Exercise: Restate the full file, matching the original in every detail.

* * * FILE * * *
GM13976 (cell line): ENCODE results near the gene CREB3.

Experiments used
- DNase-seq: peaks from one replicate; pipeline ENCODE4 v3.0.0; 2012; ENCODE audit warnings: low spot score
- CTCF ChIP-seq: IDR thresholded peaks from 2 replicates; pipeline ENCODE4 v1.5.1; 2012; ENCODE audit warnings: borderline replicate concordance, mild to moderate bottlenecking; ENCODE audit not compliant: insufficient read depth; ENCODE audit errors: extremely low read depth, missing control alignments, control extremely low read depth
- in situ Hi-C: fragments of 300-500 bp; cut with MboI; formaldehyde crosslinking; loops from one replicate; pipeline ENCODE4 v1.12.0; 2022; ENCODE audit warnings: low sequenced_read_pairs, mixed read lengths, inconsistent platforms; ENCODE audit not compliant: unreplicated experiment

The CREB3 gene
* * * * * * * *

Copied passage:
GM13976 (cell line): ENCODE results near the gene CREB3.

Experiments used
- DNase-seq: peaks from one replicate; pipeline ENCODE4 v3.0.0; 2012; ENCODE audit warnings: low spot score
- CTCF ChIP-seq: IDR thresholded peaks from 2 replicates; pipeline ENCODE4 v1.5.1; 2012; ENCODE audit warnings: borderline replicate concordance, mild to moderate bottlenecking; ENCODE audit not compliant: insufficient read depth; ENCODE audit errors: extremely low read depth, missing control alignments, control extremely low read depth
- in situ Hi-C: fragments of 300-500 bp; cut with MboI; formaldehyde crosslinking; loops from one replicate; pipeline ENCODE4 v1.12.0; 2022; ENCODE audit warnings: low sequenced_read_pairs, mixed read lengths, inconsistent platforms; ENCODE audit not compliant: unreplicated experiment

The CREB3 gene